A string quartet is on board to serenade the patrons with beautiful music, including one piece written by the wife of the ship’s owner. It is a deeply personal piece about the Israeli Six Days War, which two of the...

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A chance for a Maine farmer's wife to enjoy a luxury cruise with a travel writer friend turns into the worst vacation possible or does it?
Christine really needs to get away for a bit and what better way than the final voyage of a luxury cruise ship going from L.A. to Hawaii. Name all of your vacation fears and they happen on this trip - disgruntled employees about to be fired, bad weather, disease, fire. The mainstay of this story is the difference between the haves (wealthy patrons of the arts and other travelers) and the have-nots (the crew and those who have been hired to perform or write about the trip). The other backstory is about finding a second chance for love and...

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I did not enjoy this book. I loved the concept but the writing style was clunky and amateurish. Way too many descriptors and it enough content.
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I really liked this book a lot, but the end made me super mad. Which is a good thing! Feeling things about books is kind of the point, right? The Last Cruise chronicles the experiences of three different groups aboard a vintage ship taking - you guessed it - its last cruise. This would be a good poolside book if you're into suspense and drama, but I might not suggest taking it on a boat.
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Loved this book. Didn’t want it to end.  Highly recommend.  

Love love love.  Incredible book.  Fabulous book club pick too
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The novel relates the stories of various people divided between the culinary staff and other crew and the paying passengers of the cruise ship Queen Isabella on a 14 day cruise sailing from Long Beach, California to Hawaii and return. The ship was built in the 1950s, is considered outdated, and is scheduled to be scraped upon it's return to California. On board for the final voyage are the owner of the line to which the ship belongs, his wife, an elderly Israeli string quartet, several key members of the culinary staff and certain members of the ship's crew as well as key passenger characters.
The boarding, departure from port and the first several meals prepared for the...

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This was not quite what I expected at all. It tells the story of the last cruise of the old ocean liner the Queen Isabella on her way to Hawaii and the scrapyard. The book explores the lives and desires of characters both tourist and staff - Christine Thorne, taking a break from her husband and Maine farming with her best friend on this "retro-cruise," Mick Szabo, an overworked Hungarian sous-chef, and Miriam Koslow, an elderly Israeli violinist with a quartet performing at the owner's request. Their experiences and backstories are absorbing and moving, and evolve and adapt effortlessly with the new people and situations they meet. The interaction of those who begin as...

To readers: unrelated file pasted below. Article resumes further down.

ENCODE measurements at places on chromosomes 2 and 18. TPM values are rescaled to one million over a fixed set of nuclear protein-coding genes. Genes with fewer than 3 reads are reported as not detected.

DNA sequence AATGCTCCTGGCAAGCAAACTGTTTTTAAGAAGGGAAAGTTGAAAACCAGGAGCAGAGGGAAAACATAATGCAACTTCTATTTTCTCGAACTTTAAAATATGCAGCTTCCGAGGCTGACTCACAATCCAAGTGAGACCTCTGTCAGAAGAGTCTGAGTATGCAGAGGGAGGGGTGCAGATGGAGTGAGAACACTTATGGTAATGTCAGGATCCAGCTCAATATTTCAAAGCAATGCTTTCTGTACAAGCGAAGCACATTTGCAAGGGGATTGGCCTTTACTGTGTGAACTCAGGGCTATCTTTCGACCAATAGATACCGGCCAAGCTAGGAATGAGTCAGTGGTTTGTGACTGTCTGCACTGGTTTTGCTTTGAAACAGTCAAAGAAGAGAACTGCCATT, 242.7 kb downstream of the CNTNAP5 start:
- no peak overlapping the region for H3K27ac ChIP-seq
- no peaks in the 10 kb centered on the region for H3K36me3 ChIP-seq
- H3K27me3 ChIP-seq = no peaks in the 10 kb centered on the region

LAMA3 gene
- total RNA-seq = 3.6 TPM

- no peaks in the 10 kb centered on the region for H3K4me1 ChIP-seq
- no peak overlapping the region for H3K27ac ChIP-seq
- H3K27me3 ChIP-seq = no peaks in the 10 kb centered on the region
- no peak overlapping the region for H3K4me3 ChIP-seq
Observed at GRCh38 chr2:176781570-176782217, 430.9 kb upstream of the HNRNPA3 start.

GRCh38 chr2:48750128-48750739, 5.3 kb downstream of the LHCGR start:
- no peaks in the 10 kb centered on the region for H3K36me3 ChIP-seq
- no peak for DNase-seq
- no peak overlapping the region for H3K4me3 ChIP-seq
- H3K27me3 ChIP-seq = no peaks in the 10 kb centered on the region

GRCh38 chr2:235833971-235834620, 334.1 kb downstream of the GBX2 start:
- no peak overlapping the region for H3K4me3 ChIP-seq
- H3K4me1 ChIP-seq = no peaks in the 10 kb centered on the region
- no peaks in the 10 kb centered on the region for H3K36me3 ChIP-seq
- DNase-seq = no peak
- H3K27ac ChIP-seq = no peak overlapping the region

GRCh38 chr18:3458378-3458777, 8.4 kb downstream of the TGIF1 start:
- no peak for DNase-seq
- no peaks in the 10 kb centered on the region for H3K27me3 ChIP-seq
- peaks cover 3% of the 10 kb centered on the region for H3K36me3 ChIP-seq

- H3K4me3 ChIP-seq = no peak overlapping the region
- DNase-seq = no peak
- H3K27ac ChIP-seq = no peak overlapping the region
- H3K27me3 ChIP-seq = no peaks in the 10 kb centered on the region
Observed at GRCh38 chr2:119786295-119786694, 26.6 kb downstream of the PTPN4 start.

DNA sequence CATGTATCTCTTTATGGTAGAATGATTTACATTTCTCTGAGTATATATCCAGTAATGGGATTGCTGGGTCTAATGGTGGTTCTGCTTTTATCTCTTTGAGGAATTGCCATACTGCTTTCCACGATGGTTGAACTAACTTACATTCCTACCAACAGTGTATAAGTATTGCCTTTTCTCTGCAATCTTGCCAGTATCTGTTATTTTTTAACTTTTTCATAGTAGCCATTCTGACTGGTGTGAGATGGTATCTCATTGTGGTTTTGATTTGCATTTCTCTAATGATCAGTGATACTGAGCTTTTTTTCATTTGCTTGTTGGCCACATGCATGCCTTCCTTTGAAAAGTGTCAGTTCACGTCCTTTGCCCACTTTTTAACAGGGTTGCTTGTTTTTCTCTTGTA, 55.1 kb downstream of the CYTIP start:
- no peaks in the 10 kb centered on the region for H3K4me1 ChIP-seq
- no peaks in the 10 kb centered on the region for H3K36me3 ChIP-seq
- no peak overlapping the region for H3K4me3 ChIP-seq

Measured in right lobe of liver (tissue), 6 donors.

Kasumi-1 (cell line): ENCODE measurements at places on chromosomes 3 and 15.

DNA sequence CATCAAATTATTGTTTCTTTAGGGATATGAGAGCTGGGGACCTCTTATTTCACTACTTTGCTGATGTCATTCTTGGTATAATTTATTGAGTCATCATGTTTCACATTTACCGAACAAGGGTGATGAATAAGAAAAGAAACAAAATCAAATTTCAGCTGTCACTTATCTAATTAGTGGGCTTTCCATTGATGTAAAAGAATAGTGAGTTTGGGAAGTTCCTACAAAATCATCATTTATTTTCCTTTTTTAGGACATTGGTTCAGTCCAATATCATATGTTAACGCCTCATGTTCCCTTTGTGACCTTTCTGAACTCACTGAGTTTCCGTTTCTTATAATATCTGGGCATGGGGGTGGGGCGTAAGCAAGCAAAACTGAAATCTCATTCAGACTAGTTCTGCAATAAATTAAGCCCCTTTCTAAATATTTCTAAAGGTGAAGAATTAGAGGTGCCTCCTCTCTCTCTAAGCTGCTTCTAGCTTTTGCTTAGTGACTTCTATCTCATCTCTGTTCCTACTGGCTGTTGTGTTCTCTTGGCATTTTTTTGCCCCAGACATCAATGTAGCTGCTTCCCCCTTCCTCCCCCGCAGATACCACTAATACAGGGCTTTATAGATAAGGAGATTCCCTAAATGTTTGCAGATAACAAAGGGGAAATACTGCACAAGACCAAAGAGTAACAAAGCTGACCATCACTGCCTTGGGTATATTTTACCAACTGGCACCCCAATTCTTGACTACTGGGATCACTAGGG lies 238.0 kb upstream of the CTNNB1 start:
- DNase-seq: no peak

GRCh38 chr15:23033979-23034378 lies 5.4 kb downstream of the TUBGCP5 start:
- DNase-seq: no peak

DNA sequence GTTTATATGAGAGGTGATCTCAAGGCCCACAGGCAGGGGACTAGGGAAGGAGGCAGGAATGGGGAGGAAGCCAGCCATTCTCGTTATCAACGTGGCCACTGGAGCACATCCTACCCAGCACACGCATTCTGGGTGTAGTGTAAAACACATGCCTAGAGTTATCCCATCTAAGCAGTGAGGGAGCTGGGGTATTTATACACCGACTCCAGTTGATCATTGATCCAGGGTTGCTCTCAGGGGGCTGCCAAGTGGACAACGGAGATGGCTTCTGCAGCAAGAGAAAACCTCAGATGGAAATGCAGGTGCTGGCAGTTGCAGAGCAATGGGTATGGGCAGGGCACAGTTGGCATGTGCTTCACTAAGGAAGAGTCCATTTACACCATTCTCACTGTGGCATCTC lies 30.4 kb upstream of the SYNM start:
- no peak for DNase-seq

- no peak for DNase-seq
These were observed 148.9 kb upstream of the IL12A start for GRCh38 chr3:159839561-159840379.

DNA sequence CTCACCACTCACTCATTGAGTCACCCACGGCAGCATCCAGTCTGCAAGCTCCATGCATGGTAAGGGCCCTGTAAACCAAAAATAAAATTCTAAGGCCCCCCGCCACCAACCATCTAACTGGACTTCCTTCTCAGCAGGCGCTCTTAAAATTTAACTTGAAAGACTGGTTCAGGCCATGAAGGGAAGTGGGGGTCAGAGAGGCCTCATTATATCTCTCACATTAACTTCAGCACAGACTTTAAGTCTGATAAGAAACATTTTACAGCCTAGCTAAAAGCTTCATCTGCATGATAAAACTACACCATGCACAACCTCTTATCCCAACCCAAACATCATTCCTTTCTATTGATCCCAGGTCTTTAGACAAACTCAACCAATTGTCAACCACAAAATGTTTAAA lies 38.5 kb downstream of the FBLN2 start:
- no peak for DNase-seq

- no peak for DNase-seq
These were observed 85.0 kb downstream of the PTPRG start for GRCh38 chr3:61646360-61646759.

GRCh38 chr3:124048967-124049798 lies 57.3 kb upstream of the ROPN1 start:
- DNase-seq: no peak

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When a cruise goes very, very wrong...Christensen does an excellent job telling this tale from different characters' perspectives, as they face disaster after disaster.  There are the Israeli musicians, a Hungarian chef, and an American woman who comes to accompany a journalist friend, but she learns a lot about herself in the process.  I was rapt with hope that all of them would come through this together.  The subtle ending was a bit confusing, but that may be by design.  Some of the dialogue is a bit awkward, and I've never seen a woman wear yoga pants with wedge sandals, but, all in all, this book has potential.
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The last cruise of the S.S. Isabella, a luxury trans=Pacific passenger vessel, sets sail for Hawaii. Aboard are the wealthy owners as well as the members of an accomplished and well known Israeli string quartet who've enjoyed their patronage and friendship for nearly two decades. This may be their last performance as well, - meanwhile, they're still rehearsing the difficult symphony composed by the owners for the occasion. Among the passengers, two stand out - a journalist looking for a story and the college roommate she's invited to accompany, a Maine farmer's wife enjoying the unaccustomed luxury and reconsidering her life choices..There's plenty of time for...

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I was pleasantly surprised by how much I enjoyed this book. Never having read anything by this author before, I had no idea what to expect. The story slowly drew me in and, before I knew it, I was totally invested in these people and the cruise.

The idea of a final, retro-style cruise was very intriguing and was presented in a way that made me not only feel like I was there but made me want to be there. The characters felt like complete people to me and were quite a varied cast. I especially liked that the older characters were very vibrant with fully rounded lives.

Another thing that was very well done in this book was the pacing. It started leisurely and as things began to go awry...

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I finished this book last night and am having a hard time reviewing. When I was about halfway through the book- maybe even a quarter actually - I looked up the author to see what else she had. I love when that happens, when I already know I want to read more of someone's books. This feeling drastically changed as I continued... the second half of the book FELT like it was just as good, but it was no longer grabbing me. The wordy descriptions that seemed to such me in for the first half, started to feel like too much and unnecessary. I hate when I am thinking "JUST GET ON WITH IT!!!" Some positive things: I loved the characters. They were very different people but all very...